Crawl out through the Fallout (No.4)


‘Girlfriend wants to break up; she says I play too many games.

Well that’s nothing to Fallout four.’ 

The above pun was made entirely by a friend the other day; I had no part in it! 🙂


There’s a feeling, nothing short of a tingle when you’re holding a shiny new game in your hands. The plastic film is ready to be ripped into, revealing the squeaky-smooth, never before touched casing beneath, and the itch to download and play the damn thing is practically painful in that moment. This was the same itch I felt last Tuesday morning, after waiting weeks for the release date of the latest instalment of Fallout. But I decided to play good girl and wait a little longer; share the ‘ooh’ factor with C after he’d finished work.

fallout picture

And what a game it’s chalking up to be. The allure of a brilliantly-designed open world, rivalling, if not surpassing the majesty of the Province of Skyrim. Making your character look badass with off-the-radar customisation for you and your in-game spouse; coupled with the building of the most awesomely protected bases in the game, are just a few of the promised creative features I could barely wait to sink my teeth into. Then there are the allusions to Bioshock found throughout; what with its 1950s feel in the prologue, retro-futuristic setting, and ever-present Vault-Tec imagery in the Pip-Boy and Perk chart. After reading a short while on the similarities I found here so far, I will not be delving into the ‘who ripped off who’ discussion. These franchises are two completely different works of genius with a slight overlapping of intertextuality, and now both have brightened my world in their own separate ways – that’s good enough for me!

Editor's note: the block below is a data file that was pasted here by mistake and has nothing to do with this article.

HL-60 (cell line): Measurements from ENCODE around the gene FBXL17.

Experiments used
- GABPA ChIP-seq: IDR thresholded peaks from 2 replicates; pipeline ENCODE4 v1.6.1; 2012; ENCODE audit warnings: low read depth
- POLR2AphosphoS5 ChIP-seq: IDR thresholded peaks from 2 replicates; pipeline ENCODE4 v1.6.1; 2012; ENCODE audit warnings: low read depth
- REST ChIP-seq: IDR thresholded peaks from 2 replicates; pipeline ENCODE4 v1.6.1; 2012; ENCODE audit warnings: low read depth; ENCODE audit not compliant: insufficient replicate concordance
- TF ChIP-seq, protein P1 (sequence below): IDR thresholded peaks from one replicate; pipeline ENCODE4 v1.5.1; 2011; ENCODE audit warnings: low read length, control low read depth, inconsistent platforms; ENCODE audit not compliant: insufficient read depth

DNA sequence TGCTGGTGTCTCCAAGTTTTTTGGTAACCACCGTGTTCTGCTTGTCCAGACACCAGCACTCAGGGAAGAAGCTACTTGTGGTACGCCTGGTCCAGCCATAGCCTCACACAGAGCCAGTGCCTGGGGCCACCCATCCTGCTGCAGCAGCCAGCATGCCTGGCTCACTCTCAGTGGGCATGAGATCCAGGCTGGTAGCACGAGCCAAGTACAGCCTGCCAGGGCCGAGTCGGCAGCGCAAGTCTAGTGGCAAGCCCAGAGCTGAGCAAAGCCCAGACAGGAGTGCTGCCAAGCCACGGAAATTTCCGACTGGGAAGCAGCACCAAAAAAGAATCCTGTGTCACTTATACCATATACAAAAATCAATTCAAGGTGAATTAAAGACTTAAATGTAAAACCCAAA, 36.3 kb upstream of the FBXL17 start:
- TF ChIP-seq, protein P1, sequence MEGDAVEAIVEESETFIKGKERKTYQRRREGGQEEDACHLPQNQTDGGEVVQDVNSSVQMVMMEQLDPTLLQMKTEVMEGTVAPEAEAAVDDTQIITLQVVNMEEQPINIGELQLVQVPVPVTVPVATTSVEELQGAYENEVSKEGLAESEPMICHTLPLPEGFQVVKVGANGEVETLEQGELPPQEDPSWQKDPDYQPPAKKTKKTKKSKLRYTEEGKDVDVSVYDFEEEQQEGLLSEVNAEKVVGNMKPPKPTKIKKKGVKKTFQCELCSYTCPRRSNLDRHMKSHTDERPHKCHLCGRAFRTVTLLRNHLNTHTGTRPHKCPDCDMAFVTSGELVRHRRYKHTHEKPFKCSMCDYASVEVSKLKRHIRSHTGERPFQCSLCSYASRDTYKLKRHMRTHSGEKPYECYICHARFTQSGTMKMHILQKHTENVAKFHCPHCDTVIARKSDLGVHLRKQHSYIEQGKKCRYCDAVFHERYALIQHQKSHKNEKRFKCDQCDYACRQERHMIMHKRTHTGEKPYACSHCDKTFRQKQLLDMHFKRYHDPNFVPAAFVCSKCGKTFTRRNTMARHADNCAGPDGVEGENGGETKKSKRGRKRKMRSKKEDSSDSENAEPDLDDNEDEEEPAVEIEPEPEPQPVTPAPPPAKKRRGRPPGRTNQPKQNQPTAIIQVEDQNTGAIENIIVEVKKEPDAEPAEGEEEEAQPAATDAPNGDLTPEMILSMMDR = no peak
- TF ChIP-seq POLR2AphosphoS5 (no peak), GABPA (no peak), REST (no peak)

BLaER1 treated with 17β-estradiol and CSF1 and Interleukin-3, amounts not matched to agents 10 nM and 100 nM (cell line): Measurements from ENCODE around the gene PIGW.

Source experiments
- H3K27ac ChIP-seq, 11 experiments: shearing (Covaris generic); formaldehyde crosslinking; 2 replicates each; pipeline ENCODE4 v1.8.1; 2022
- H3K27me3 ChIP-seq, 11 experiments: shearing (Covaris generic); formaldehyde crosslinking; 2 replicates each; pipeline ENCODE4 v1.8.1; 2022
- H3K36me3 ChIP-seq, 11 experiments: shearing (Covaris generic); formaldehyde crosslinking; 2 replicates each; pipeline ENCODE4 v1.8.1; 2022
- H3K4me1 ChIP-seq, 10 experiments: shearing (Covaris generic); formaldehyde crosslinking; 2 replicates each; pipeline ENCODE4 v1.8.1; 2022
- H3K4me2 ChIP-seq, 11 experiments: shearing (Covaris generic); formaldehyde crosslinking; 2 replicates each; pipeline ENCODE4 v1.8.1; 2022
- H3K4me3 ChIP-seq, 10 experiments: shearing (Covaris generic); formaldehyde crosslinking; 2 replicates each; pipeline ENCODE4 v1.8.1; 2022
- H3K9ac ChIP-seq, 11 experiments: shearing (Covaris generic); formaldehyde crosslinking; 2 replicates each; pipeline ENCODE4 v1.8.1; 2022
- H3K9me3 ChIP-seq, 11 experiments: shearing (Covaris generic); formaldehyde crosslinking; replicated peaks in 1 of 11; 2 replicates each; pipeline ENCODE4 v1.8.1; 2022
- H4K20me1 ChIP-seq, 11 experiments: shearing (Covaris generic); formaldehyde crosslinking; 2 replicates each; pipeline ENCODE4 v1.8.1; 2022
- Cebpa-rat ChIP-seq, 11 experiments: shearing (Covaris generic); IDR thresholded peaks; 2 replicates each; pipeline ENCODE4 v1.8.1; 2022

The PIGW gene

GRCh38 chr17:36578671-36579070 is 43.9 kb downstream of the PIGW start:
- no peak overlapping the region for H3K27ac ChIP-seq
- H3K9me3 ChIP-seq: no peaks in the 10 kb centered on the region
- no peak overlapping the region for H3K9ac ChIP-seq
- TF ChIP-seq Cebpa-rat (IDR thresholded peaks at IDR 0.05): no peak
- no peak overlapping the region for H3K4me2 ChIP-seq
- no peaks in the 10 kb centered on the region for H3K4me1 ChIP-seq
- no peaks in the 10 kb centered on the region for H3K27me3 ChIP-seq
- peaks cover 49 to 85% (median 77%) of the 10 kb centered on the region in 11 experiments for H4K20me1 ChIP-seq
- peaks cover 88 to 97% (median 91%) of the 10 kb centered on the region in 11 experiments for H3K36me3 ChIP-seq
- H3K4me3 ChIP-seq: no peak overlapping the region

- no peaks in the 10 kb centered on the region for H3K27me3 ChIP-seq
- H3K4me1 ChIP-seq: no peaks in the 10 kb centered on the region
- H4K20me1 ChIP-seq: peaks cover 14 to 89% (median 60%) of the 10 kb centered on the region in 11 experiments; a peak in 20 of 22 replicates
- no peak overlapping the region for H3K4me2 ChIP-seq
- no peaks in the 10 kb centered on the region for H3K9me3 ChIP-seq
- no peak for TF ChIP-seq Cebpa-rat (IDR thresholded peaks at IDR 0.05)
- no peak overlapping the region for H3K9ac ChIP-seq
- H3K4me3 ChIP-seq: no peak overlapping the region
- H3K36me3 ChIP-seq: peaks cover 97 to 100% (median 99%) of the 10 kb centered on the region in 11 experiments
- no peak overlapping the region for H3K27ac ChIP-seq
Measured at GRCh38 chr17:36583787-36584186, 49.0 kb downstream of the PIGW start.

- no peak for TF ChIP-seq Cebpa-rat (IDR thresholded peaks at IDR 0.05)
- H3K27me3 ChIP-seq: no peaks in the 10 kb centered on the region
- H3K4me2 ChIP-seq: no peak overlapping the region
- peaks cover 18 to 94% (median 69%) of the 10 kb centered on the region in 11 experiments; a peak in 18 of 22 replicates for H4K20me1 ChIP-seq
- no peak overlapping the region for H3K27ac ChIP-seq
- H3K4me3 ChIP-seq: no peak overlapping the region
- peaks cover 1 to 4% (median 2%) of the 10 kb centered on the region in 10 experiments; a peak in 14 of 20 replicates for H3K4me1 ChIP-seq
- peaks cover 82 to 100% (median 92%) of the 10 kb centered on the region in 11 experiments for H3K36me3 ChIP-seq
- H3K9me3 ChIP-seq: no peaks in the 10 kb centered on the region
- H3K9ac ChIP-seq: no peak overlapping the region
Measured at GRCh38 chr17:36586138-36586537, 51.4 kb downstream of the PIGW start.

While I am no veteran of the previous instalments, this doesn’t stand in the way of my immersion into the game. Sure, I won’t immediately recognise a recurring character, or even any Easter eggs, but chances are I’ll read about them at some point anyway. Building my first settlement from the ruins of Sanctuary was certainly an experience. It was a strong reminder of the Creative Tool available on Steam for Skyrim; a tool I was completely lost in using at the time. Bethesda made it fun, and not overly complicated, to play around with the various materials, and find what was right for me. The question of whether I should build a pre-fabricated shack as my base, or raise a tall sniper tower from scratch, was easily answered. The customisation available in the latter option, too good an opportunity to pass up.

A few niggles about the tool, however. Although it might not have been necessary, undoubtedly like many others, I felt the need to build a secure wall around my base, a task made all the more difficult by the fact that the walls cannot be tilted when placed, and insist on snapping together while I’m trying to position them diagonally and such.